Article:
The World Health Organization’s cancer agency, the International Agency for Research on Cancer (IARC), issued a stark warning today: new cancer diagnoses are projected to skyrocket by 77% by 2050, reaching over 35 million cases annually. This alarming increase is attributed to a combination of lifestyle and environmental factors, with tobacco, alcohol, obesity, and air pollution identified as the key culprits.

WHO also published survey results from 115 countries, showing a majority of countries do not adequately finance priority cancer and palliative care services as part of universal health coverage (UHC).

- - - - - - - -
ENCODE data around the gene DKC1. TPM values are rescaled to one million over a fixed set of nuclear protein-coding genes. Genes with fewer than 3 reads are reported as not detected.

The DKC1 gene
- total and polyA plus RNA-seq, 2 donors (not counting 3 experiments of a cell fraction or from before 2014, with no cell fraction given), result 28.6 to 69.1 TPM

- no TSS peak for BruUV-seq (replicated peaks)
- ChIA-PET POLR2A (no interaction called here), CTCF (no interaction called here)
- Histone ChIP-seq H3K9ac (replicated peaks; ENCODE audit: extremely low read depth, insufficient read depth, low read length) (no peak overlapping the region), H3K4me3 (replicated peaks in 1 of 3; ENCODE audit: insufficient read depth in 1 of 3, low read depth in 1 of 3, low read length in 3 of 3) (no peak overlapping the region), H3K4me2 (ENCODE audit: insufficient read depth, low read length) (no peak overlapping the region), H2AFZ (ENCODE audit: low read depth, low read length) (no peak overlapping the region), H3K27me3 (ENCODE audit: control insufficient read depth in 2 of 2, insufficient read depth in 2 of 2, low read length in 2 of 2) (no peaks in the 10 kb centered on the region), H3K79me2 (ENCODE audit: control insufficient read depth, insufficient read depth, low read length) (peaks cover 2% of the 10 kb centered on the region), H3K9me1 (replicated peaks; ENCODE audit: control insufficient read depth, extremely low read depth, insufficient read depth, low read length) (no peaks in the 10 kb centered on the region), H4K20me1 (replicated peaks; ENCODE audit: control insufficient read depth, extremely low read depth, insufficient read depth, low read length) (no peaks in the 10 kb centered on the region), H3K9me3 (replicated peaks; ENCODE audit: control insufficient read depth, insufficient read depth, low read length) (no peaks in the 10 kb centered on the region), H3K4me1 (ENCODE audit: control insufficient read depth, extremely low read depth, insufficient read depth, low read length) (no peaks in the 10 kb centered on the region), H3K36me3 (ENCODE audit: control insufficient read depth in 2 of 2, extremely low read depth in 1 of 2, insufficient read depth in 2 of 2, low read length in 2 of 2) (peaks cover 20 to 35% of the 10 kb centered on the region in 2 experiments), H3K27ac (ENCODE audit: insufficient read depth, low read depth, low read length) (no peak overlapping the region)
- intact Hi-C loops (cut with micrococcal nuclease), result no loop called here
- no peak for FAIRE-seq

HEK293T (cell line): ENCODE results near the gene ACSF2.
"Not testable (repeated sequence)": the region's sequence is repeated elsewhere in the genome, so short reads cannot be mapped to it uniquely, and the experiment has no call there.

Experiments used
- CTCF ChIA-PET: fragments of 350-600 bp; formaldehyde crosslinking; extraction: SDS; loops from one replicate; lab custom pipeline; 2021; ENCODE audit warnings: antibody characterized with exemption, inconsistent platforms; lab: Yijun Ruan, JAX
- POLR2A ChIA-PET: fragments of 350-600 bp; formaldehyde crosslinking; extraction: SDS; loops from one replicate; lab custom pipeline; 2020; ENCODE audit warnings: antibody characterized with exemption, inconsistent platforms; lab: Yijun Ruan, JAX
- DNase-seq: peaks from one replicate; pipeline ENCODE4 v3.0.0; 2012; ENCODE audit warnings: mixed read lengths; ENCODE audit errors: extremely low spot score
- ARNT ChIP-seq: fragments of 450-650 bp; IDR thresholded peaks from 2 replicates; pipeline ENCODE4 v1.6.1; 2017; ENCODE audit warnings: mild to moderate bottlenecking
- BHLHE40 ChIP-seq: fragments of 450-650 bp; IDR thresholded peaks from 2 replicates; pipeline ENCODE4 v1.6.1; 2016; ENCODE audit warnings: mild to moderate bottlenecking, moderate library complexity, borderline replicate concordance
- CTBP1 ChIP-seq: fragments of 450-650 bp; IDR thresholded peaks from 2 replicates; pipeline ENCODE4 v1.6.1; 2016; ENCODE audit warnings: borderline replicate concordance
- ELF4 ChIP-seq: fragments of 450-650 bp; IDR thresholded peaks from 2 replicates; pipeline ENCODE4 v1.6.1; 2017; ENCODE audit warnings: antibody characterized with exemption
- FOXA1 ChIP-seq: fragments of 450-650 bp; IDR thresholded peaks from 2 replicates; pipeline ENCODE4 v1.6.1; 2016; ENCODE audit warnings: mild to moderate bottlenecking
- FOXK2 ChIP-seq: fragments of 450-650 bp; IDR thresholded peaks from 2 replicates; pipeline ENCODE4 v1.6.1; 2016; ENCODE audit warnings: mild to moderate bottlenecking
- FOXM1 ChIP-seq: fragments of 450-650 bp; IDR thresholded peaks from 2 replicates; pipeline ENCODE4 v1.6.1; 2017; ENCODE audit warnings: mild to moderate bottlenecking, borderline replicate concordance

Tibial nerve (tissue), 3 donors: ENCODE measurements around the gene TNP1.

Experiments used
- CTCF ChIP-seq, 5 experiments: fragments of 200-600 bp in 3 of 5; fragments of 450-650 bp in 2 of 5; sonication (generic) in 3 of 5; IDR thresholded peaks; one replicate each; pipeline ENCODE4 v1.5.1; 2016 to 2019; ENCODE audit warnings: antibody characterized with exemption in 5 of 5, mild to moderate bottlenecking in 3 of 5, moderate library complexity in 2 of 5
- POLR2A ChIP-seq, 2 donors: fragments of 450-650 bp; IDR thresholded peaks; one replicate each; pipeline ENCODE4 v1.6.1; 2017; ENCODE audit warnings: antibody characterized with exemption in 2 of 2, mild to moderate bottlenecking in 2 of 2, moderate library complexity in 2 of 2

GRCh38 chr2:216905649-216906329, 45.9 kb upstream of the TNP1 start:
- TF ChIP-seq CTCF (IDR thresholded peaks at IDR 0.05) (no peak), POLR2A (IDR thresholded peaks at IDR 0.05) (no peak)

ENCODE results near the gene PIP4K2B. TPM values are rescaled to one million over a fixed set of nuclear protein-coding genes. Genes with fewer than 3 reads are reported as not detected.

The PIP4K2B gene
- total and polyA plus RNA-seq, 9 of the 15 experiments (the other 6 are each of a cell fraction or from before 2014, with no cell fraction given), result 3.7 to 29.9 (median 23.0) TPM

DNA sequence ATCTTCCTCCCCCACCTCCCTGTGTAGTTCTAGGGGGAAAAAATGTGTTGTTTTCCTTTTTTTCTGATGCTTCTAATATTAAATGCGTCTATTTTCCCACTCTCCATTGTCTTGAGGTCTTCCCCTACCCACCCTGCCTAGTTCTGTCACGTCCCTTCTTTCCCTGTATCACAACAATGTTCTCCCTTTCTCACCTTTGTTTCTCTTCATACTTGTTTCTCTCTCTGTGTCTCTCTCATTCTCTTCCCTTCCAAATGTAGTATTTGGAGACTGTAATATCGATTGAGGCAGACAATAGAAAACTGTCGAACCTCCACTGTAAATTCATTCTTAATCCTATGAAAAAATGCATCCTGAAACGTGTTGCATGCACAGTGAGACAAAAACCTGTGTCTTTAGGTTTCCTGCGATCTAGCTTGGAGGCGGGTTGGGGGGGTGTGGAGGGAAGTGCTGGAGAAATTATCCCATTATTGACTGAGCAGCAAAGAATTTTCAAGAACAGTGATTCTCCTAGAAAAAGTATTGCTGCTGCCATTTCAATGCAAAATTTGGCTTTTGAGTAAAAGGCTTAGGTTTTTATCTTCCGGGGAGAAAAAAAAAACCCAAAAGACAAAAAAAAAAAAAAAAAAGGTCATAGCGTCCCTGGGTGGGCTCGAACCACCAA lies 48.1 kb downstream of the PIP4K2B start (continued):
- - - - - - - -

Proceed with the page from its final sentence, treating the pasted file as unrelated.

The global cancer burden is projected to surge by 77% to over 35 million new cases in 2050, stemming from population growth, aging, and changing risk factors associated with socioeconomic development. Tobacco, alcohol, and obesity play pivotal roles alongside persistent air pollution. High Human Development Index (HDI) countries anticipate the greatest absolute increase (4.8 million cases), while low HDI nations face a striking 142% rise and medium HDI countries a 99% increase in cancer incidence by 2050. Cancer mortality in low- and medium-HDI countries is expected to nearly double. Urgent global efforts are imperative to address this escalating crisis.

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